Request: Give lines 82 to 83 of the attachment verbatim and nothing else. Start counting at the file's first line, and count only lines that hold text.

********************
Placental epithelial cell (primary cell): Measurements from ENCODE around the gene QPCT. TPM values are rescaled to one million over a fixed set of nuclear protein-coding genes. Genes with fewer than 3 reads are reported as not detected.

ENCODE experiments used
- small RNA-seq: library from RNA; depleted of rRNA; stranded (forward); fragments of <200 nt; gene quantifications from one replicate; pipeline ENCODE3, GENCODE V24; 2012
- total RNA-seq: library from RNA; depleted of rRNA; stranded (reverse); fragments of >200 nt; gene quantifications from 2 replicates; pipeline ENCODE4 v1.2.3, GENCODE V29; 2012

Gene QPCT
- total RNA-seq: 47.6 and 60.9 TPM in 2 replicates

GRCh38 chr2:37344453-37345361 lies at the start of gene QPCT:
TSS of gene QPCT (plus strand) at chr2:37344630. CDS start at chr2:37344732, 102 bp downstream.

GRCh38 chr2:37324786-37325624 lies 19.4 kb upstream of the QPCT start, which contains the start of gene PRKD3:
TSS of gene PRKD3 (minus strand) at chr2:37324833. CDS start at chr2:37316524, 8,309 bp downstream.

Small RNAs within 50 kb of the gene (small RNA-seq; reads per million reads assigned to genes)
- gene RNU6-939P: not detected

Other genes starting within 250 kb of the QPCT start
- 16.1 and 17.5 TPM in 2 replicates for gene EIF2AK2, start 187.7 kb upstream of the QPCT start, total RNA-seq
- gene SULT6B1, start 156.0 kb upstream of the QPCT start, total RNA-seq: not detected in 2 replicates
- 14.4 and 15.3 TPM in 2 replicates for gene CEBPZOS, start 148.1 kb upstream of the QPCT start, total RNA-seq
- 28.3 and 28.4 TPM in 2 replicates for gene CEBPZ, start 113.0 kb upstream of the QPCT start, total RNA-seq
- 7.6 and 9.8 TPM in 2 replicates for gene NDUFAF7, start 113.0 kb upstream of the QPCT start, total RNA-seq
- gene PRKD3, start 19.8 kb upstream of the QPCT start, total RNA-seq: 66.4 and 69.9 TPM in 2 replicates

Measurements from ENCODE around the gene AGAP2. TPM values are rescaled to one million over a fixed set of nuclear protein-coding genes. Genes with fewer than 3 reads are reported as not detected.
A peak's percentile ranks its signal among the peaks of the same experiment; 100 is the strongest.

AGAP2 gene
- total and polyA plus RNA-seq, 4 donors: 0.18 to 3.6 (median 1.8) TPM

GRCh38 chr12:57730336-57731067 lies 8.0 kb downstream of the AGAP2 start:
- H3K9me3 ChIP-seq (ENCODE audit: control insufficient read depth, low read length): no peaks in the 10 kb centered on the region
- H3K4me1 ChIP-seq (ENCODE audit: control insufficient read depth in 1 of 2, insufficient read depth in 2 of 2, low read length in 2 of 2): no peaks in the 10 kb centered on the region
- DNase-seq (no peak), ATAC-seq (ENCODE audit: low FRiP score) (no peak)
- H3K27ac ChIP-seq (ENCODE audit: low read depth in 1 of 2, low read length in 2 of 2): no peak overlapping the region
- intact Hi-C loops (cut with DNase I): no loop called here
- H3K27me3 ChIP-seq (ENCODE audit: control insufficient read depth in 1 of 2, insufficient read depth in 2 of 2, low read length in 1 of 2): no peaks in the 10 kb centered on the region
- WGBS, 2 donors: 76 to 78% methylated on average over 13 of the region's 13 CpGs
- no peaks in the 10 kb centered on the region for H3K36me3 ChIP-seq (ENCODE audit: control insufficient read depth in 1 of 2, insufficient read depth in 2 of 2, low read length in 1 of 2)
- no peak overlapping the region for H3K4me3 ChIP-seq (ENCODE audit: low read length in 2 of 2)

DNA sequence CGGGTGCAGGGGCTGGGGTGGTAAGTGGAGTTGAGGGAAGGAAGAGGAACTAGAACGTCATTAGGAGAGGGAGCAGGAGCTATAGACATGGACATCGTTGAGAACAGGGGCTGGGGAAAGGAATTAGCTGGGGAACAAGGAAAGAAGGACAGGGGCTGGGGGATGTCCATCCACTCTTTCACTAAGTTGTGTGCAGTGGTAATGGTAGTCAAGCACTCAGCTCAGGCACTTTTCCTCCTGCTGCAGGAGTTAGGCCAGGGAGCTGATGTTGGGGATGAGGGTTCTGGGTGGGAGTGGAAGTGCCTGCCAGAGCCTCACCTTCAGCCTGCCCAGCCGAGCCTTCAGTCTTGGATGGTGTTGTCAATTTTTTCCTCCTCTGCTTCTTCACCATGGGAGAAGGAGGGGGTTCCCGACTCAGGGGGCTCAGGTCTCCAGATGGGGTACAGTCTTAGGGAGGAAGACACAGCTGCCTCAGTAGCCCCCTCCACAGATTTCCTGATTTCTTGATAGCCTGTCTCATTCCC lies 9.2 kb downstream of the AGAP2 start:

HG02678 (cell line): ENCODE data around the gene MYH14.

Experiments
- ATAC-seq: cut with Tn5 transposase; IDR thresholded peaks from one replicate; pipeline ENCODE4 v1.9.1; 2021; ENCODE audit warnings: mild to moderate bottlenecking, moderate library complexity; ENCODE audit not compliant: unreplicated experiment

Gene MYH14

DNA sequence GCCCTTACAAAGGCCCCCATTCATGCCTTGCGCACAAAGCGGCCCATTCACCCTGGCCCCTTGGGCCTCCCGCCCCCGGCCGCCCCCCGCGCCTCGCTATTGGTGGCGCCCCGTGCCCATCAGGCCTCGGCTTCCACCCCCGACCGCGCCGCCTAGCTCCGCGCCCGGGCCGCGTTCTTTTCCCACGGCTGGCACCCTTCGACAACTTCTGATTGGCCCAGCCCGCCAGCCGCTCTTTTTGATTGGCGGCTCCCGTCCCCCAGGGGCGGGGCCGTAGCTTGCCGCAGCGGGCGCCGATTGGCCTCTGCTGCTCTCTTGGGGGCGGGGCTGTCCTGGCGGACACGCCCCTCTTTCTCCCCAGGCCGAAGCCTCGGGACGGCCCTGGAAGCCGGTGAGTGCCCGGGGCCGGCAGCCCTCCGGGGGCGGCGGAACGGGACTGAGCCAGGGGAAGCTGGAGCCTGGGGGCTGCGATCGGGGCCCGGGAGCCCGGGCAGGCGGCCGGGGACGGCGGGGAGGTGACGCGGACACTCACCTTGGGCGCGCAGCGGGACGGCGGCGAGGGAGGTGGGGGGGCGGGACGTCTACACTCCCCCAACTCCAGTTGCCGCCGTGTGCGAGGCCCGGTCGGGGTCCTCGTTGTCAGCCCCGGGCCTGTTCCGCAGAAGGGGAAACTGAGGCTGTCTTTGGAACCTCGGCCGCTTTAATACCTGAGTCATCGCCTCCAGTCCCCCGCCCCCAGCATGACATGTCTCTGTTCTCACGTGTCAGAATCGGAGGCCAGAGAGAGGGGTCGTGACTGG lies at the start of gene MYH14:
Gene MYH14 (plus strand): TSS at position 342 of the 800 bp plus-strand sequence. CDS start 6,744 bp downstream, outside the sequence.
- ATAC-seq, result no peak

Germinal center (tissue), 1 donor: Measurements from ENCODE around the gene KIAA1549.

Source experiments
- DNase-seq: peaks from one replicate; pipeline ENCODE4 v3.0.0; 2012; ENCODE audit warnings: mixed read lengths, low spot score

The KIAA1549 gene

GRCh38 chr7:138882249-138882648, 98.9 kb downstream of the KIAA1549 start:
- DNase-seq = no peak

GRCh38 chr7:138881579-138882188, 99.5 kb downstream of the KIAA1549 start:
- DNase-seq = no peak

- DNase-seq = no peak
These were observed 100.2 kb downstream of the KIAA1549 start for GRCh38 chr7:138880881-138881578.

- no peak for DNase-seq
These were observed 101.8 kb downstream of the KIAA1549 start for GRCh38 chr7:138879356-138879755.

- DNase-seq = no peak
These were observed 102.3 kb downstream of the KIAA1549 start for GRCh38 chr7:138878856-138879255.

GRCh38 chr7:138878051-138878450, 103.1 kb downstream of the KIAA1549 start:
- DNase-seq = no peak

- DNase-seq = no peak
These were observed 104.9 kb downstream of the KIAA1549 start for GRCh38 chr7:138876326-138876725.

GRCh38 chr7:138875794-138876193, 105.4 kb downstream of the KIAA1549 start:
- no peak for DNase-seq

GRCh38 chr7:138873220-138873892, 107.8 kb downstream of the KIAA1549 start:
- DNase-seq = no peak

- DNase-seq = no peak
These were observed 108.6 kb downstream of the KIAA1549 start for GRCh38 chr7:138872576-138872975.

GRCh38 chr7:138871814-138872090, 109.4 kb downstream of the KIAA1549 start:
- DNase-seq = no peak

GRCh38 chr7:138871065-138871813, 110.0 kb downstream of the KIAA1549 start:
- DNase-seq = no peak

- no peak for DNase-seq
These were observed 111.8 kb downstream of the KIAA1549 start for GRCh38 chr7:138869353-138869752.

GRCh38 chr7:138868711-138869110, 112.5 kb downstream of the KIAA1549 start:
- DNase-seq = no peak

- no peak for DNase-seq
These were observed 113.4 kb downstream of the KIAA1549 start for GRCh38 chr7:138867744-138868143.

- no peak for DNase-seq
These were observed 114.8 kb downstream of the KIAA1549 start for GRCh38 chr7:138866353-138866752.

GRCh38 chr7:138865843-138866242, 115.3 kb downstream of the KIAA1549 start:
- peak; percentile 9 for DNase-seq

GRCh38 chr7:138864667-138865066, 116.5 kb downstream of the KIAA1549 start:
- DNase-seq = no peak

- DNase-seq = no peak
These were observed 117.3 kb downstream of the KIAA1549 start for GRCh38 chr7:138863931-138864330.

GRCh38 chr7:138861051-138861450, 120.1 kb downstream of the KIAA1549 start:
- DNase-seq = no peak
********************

- DNase-seq = no peak
These were observed 117.3 kb downstream of the KIAA1549 start for GRCh38 chr7:138863931-138864330.